Monday, September 25, 2006
The Mises Institute has posted a great article about the "robber baron" era of American history, often cited by opponents of the market as an example of why capitalism is bad and government can be good by controlling its ill effects. The article (an excerpt from How Capitalism Saved America) makes an important distinction right from the outset:
As common as it is to speak of "robber barons," most who use that term are confused about the role of capitalism in the American economy and fail to make an important distinction — the distinction between what might be called a market entrepreneur and a political entrepreneur. A pure market entrepreneur, or capitalist, succeeds financially by selling a newer, better, or less expensive product on the free market without any government subsidies, direct or indirect. The key to his success as a capitalist is his ability to please the consumer, for in a capitalist society the consumer ultimately calls the economic shots. By contrast, a political entrepreneur succeeds primarily by influencing government to subsidize his business or industry, or to enact legislation or regulation that harms his competitors.
In some cases, of course, the entrepreneurs commonly labeled "robber barons" did indeed profit by exploiting American customers, but these were not market entrepreneurs. For example, Leland Stanford, a former governor and US senator from California, used his political connections to have the state pass laws prohibiting competition for his Central Pacific railroad, and he and his business partners profited from this monopoly scheme. Unfortunately, the resentment that this naturally generated among the public was unfairly directed at other entrepreneurs who succeeded in the railroad industry without political interference that tilted the playing field in their direction. Thanks to historians who fail to (or refuse to) make this crucial distinction, many Americans [and non-Americans -- Tom] have an inaccurate view of American capitalism.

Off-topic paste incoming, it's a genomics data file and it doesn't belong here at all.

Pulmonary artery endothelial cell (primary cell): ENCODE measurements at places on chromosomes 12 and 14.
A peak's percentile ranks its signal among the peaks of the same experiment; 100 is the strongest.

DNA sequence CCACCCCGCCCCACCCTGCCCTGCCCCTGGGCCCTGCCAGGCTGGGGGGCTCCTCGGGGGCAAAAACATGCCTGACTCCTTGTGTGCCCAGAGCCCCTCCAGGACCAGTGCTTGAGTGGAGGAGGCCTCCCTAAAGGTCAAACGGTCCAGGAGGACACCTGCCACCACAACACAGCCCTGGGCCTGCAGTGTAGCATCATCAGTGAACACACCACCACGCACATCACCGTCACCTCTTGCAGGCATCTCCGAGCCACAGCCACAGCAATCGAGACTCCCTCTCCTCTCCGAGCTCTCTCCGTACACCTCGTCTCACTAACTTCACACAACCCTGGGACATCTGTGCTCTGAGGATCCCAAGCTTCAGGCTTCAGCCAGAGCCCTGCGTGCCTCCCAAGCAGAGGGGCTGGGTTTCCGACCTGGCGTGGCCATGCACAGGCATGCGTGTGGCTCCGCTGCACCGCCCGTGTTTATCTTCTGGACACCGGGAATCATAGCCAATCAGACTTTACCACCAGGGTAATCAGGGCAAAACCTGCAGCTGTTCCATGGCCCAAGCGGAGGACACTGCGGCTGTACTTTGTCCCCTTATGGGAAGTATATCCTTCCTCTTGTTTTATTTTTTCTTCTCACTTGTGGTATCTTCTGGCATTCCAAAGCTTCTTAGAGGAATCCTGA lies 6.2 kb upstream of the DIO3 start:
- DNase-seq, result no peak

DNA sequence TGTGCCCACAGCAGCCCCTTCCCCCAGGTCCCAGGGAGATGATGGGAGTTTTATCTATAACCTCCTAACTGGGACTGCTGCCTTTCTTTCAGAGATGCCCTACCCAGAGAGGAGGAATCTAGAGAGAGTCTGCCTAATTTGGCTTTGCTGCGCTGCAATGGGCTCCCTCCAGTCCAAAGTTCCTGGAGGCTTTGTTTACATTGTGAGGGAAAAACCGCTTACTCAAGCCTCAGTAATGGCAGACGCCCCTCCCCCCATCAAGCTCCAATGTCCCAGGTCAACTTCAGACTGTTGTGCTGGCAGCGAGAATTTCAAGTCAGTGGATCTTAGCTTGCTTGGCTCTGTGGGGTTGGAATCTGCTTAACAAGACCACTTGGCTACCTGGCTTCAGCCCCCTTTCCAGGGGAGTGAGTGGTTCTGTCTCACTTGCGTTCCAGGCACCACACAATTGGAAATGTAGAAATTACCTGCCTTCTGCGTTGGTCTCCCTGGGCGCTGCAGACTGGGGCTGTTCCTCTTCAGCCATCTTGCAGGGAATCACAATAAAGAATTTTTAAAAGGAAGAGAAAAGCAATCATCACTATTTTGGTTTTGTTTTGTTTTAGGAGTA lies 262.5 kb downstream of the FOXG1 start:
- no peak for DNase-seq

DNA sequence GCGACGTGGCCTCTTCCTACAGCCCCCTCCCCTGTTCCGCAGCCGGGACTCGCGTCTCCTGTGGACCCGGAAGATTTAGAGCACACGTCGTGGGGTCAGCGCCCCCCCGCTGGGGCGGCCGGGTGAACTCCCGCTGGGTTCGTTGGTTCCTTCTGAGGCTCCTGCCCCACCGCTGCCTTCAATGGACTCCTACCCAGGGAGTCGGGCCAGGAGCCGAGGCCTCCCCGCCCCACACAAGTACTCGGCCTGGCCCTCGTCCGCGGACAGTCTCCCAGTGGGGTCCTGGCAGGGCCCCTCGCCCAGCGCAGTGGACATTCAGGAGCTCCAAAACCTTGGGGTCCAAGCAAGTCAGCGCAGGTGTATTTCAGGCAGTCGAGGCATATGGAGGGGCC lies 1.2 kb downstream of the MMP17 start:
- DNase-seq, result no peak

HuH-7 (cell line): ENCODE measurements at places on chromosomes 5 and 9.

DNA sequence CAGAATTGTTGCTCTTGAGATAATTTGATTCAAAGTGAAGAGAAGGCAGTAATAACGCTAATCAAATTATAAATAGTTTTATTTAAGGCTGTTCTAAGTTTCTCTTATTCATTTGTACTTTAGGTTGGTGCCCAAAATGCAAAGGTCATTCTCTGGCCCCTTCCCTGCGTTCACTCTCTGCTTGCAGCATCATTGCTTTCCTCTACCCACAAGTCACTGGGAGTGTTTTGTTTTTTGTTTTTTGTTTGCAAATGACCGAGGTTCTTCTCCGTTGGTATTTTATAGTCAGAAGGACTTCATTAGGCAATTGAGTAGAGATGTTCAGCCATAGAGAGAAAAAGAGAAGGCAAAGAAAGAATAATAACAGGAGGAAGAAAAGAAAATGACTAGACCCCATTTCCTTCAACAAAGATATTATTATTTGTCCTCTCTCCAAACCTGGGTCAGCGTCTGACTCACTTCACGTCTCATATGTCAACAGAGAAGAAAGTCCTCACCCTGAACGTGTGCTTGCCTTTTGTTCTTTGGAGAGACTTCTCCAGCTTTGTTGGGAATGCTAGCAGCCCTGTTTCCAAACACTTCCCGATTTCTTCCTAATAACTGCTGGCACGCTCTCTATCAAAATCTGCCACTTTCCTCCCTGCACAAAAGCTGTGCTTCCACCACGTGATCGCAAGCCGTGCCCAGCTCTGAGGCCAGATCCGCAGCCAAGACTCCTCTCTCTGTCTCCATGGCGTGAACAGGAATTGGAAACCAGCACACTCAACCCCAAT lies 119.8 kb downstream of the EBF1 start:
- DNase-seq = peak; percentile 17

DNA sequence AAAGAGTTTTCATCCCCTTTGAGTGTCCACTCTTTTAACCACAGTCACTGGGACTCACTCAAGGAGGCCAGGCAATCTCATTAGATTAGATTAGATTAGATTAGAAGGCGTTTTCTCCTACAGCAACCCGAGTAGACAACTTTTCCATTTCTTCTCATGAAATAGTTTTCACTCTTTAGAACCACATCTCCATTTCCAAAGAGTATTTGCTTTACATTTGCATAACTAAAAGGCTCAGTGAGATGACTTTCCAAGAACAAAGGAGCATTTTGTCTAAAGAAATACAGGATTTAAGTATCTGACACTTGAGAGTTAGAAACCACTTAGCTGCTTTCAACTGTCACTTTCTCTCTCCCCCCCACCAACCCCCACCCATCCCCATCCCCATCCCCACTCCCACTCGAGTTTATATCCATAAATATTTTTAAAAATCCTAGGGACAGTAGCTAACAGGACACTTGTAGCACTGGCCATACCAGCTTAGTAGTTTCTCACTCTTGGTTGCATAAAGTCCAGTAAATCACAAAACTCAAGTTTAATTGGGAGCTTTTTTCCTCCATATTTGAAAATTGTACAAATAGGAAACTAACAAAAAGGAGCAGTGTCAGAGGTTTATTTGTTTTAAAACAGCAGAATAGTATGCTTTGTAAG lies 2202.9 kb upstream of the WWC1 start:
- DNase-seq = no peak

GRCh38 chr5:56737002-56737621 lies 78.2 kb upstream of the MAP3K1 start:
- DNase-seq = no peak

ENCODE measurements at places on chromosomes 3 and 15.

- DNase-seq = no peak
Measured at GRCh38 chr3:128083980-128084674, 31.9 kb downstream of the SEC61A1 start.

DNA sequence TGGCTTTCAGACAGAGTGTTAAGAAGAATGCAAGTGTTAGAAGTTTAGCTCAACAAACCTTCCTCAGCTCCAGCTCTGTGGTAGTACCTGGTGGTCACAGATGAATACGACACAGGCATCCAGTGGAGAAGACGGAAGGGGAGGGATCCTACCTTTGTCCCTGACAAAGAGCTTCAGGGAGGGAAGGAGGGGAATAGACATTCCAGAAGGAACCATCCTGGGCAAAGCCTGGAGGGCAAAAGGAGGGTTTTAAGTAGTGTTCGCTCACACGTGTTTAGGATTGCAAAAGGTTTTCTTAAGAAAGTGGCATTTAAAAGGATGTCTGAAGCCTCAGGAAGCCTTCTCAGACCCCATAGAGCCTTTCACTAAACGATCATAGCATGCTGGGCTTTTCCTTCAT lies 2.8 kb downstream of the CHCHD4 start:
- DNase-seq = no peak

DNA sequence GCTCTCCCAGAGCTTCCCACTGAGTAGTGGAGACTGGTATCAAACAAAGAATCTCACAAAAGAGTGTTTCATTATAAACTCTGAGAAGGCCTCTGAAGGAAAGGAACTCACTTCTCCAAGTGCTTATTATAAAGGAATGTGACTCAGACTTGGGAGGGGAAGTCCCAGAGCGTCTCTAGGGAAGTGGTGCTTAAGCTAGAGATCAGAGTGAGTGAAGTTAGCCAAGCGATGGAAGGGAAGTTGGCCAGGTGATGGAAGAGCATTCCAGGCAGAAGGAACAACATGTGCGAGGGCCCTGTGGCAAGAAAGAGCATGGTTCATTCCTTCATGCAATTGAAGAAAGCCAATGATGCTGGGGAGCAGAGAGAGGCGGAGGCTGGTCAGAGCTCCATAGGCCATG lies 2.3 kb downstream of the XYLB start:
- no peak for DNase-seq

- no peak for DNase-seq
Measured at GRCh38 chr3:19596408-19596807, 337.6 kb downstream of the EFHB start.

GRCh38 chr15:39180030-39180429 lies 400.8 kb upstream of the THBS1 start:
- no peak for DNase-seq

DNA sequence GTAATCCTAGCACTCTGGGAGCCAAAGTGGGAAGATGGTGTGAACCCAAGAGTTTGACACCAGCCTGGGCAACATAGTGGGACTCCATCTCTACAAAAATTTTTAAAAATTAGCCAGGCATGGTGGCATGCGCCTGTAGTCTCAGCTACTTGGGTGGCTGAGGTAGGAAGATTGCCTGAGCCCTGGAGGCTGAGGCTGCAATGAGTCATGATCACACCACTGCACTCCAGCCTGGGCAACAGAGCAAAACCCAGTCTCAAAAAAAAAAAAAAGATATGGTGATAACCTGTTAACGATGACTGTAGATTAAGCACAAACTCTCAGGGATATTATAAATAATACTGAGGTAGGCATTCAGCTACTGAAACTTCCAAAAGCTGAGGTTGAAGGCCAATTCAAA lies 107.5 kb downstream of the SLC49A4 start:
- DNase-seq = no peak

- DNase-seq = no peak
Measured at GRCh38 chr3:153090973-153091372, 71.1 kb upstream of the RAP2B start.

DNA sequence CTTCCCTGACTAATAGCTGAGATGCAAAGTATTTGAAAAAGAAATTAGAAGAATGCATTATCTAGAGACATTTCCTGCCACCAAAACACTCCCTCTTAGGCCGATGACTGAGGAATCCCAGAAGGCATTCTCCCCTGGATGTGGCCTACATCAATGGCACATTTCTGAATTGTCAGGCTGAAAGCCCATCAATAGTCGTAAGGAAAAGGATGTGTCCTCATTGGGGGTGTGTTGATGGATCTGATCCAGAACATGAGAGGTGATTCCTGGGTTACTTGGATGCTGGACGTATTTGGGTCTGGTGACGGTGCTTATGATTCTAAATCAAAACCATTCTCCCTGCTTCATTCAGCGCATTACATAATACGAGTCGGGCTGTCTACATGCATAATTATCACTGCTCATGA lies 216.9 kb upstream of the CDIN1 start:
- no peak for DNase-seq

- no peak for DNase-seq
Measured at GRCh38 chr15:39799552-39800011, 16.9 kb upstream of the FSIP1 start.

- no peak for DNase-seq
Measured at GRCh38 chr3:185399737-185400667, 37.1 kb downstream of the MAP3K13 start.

The fact that I seem to be unable to get others to understand this distinction (and others like it) largely explains why I've essentially given up discussing economics anywhere except here at this site. I spend so much time trying to get others to understand some basic concepts and definitions that my point is lost in the crossfire. I'm tired of having conversations where the parties spend all their time talking past one another, and as a result am having fewer conversations. Apparently, the price of sanity is loneliness.
Posted by Tom, 9/25/2006 6:18:55 AM (Permalink). 0 Comments. Leave a comment...